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iTunes Customers Downloading More Free Apps Than Music

Let's face it: iTunes no longer controls the digital music scene. Customers – whether they own an iOS, Android or Windows Phone 8 device – have plenty of outlets to choose from when purchasing and downloading their favorite singles and albums. Google Play and Amazon come to mind, offering up huge libraries spanning old to new releases that can easily be uploaded to an iPhone and iPad as any other competing non-iOS products.

That said, it's no surprise that iTunes users are downloading more free apps than they are downloading music. With most music going (relatively) DRM-free or easily streamed from the cloud, customers are branching out for better deals. What's interesting is that not only has the iTunes user population grown from 50 million in 2010 to 67 million in 2013, but its users are more apt to download a free app than they are a song.

MORE: Apple's iMusic Could Land Warner, Universal Deals Soon

"Listening to music files on iTunes is still the most popular application, but it has been on the decline for the past two years," The NPD Group reports. "While the percentage of iTunes users who downloaded individual digital songs has been holding steady at 29 percent since 2011, it has been surpassed by acquisition of free apps, which 35 percent of iTunes users reported downloading in 2013."

According to a chart provided by the NPD Group, in 2010 54 percent of U.S.-based iTunes users listened to music files, 31 percent actually purchased digital songs, and 9 percent purchased digital albums. During that same year, 24 percent of the users downloaded a free app, and 12 percent actually purchased an app.

In 2013, 41 percent of the U.S.-based iTunes users listen to music files, down from the previous two years. Only 29 percent purchased individual songs (also down) and 9 percent purchased digital albums. Meanwhile, 35 percent of Apple's iTunes customers downloaded a free app and 18 percent actually purchased an app, the latter of which is up from 2011 and 2010.

Thus, app sales have grown over the last three years, likely boosted by an acceleration of free app downloads which in turn could lead to premium app sales. Digital sales of albums have mostly remained constant over the last four years, but purchases of individual songs have dropped. Still, the numbers show that iTunes is still a strong platform for music discovery for both iOS and non-iOS customers.

"Even though apps are a growing part of the iTunes experience, one in four respondents reported using iTunes to sample music, so the discovery component that is so key to selling music is still strong," said Russ Crupnick, senior vice president of industry analysis at NPD. "It will be interesting to see the extent to which music re-establishes dominance, when iTunes Radio launches later this year."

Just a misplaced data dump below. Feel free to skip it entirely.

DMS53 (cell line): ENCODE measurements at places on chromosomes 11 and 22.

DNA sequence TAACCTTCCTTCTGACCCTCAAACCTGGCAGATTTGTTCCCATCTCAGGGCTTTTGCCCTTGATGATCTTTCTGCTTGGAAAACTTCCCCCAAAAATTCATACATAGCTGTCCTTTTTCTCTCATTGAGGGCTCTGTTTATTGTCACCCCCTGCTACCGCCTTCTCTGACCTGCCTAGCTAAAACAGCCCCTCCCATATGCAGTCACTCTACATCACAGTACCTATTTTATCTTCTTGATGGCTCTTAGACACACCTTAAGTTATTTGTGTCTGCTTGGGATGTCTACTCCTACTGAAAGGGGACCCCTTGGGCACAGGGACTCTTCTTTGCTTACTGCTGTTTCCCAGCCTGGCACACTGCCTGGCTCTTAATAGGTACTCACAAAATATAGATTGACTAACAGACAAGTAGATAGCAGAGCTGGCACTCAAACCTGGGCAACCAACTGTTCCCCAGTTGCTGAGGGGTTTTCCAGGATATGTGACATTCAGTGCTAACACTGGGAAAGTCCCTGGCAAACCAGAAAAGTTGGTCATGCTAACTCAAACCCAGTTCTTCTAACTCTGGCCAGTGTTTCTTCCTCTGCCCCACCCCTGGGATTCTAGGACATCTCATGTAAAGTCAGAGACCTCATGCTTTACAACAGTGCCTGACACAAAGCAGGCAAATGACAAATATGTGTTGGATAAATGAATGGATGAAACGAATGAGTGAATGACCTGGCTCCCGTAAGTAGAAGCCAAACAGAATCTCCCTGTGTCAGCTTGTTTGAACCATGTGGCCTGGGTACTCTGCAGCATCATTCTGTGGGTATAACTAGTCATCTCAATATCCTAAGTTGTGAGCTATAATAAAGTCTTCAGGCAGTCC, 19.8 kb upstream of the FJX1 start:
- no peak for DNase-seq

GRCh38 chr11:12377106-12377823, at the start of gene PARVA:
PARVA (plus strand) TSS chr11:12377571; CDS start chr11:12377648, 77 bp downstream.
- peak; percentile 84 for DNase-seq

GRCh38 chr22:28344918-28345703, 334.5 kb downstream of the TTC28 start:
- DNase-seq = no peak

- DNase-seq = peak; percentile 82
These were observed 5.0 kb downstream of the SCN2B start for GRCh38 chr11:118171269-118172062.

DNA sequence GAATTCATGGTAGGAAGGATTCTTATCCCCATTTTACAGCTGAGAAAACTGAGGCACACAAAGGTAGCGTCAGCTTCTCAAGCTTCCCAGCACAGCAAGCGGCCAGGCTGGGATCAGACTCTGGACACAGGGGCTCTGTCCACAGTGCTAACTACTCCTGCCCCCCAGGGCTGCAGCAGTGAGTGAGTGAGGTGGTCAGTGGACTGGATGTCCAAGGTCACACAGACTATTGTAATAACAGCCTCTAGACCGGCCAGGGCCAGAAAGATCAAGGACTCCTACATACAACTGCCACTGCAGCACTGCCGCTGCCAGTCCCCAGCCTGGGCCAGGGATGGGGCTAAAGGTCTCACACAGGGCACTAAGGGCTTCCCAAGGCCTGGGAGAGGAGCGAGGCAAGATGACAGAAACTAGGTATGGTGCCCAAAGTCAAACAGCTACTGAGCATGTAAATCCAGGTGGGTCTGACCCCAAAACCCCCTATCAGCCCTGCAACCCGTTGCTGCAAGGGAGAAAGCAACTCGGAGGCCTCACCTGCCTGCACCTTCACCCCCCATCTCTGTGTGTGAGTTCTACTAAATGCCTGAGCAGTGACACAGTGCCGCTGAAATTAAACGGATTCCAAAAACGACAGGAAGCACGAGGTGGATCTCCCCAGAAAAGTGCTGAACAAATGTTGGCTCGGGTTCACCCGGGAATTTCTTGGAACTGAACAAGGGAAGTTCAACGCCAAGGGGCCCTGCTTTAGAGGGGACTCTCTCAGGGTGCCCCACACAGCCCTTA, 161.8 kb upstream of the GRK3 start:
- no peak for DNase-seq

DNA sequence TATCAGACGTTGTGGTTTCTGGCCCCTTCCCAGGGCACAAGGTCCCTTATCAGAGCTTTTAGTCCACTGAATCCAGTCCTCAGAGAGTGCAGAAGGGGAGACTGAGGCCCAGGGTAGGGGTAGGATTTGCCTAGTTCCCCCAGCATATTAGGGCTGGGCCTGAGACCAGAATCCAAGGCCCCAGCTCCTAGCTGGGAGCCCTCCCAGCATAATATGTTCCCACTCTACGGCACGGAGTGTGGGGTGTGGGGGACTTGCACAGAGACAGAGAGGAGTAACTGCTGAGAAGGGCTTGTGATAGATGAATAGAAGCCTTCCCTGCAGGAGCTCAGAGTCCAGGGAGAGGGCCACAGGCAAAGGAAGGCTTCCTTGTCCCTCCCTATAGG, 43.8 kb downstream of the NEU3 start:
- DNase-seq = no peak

Given the numbers above represent customers based on all platforms, the research firm goes into more detail regarding Apple's iOS platform. Around 94 percent of these device owners downloaded apps in 2012 with an average of 32 free apps, and 95 percent in 2013 with an average of 35 free apps. Paid app buyers declined slightly, from 72 percent to 69 percent.

"Games were the most popular free apps downloaded by iOS users this year (81 percent), followed by social networking (70 percent), utilities (55 percent), and music (54 percent)," the report states. "Games also led paid app downloads (72 percent), followed by music (18 percent), and health and fitness (13 percent)."

NPD's iTunes 2013 Consumer Usage & Market Dynamics Report is based on 3,470 completed surveys from iTunes users and 1,448 from non-iTunes users. It's available to download here.

  • nevilence
    Thats because the apps are as free as the music they are pirating....
    Reply
  • velocityg4
    Not surprising free > paid. Since the apps are free and the music is not this makes sense.

    Personally I buy my music in wholesale lots of CD's and Record's. The CD's for ripping to lossless for my iPhone the Record's for playing at home. It's still a lot cheaper than paying $1 a track on iTunes and better quality.
    Reply
  • teh_chem
    Purchasing music is very different from downloading apps (often free) apps. I would not really say that they are comparable activities, and the disparity between them doesn't have much relevance so comparing music purchases to app downloads is pretty meaningless.

    The only personal media device I had before I began using smartphones was an ipod touch. At that time, I only used iTunes for digital music downloading. But (as the article mentioned), as options have advanced, and as I began using smartphones (android), I mostly abandoned iTunes all together. I mostly use Amazon mp3 for my music purchases (because amazon had mp3 downloads sooner than google play music did).
    Reply
  • subaru41
    Anybody else surprised that people are still using iTunes?
    Reply
  • dalethepcman
    I find it hard to believe that only 35% of iTunes users downloaded a free app in the last 12 months.
    Reply
  • BranFlake5
    This isn't obvious why?
    Reply
  • Yong Allen
    Apple cares more about their high priced stocks and their shareholders than the user - what do expect when there are free music available everywhere on the web - duh
    Reply